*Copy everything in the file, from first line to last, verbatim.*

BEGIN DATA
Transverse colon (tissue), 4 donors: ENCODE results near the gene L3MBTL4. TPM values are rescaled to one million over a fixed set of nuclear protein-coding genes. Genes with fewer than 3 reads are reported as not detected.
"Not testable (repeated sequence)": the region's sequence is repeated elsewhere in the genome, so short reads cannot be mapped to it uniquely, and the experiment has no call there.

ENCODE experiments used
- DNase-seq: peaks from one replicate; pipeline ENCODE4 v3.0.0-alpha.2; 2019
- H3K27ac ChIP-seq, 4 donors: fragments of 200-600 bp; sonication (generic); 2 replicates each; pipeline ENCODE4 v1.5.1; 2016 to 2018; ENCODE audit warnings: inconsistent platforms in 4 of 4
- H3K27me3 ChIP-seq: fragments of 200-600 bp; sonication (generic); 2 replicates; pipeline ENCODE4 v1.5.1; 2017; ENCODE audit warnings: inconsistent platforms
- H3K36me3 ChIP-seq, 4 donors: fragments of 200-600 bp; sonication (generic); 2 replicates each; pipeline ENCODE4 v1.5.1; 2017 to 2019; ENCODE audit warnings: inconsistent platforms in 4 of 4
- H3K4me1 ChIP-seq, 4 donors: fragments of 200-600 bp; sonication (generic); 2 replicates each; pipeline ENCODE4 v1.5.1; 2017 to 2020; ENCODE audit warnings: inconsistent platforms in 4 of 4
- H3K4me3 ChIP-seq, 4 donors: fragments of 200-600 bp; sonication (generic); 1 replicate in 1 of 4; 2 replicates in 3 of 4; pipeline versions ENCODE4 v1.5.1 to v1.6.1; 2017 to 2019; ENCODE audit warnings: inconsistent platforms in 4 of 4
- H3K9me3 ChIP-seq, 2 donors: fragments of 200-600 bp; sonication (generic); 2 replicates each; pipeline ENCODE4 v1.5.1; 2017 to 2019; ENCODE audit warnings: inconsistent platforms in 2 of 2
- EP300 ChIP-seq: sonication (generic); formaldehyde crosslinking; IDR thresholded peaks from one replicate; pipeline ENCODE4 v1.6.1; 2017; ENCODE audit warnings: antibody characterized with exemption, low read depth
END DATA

Transverse colon (tissue), 4 donors: ENCODE results near the gene L3MBTL4. TPM values are rescaled to one million over a fixed set of nuclear protein-coding genes. Genes with fewer than 3 reads are reported as not detected.
"Not testable (repeated sequence)": the region's sequence is repeated elsewhere in the genome, so short reads cannot be mapped to it uniquely, and the experiment has no call there.

ENCODE experiments used
- DNase-seq: peaks from one replicate; pipeline ENCODE4 v3.0.0-alpha.2; 2019
- H3K27ac ChIP-seq, 4 donors: fragments of 200-600 bp; sonication (generic); 2 replicates each; pipeline ENCODE4 v1.5.1; 2016 to 2018; ENCODE audit warnings: inconsistent platforms in 4 of 4
- H3K27me3 ChIP-seq: fragments of 200-600 bp; sonication (generic); 2 replicates; pipeline ENCODE4 v1.5.1; 2017; ENCODE audit warnings: inconsistent platforms
- H3K36me3 ChIP-seq, 4 donors: fragments of 200-600 bp; sonication (generic); 2 replicates each; pipeline ENCODE4 v1.5.1; 2017 to 2019; ENCODE audit warnings: inconsistent platforms in 4 of 4
- H3K4me1 ChIP-seq, 4 donors: fragments of 200-600 bp; sonication (generic); 2 replicates each; pipeline ENCODE4 v1.5.1; 2017 to 2020; ENCODE audit warnings: inconsistent platforms in 4 of 4
- H3K4me3 ChIP-seq, 4 donors: fragments of 200-600 bp; sonication (generic); 1 replicate in 1 of 4; 2 replicates in 3 of 4; pipeline versions ENCODE4 v1.5.1 to v1.6.1; 2017 to 2019; ENCODE audit warnings: inconsistent platforms in 4 of 4
- H3K9me3 ChIP-seq, 2 donors: fragments of 200-600 bp; sonication (generic); 2 replicates each; pipeline ENCODE4 v1.5.1; 2017 to 2019; ENCODE audit warnings: inconsistent platforms in 2 of 2
- EP300 ChIP-seq: sonication (generic); formaldehyde crosslinking; IDR thresholded peaks from one replicate; pipeline ENCODE4 v1.6.1; 2017; ENCODE audit warnings: antibody characterized with exemption, low read depth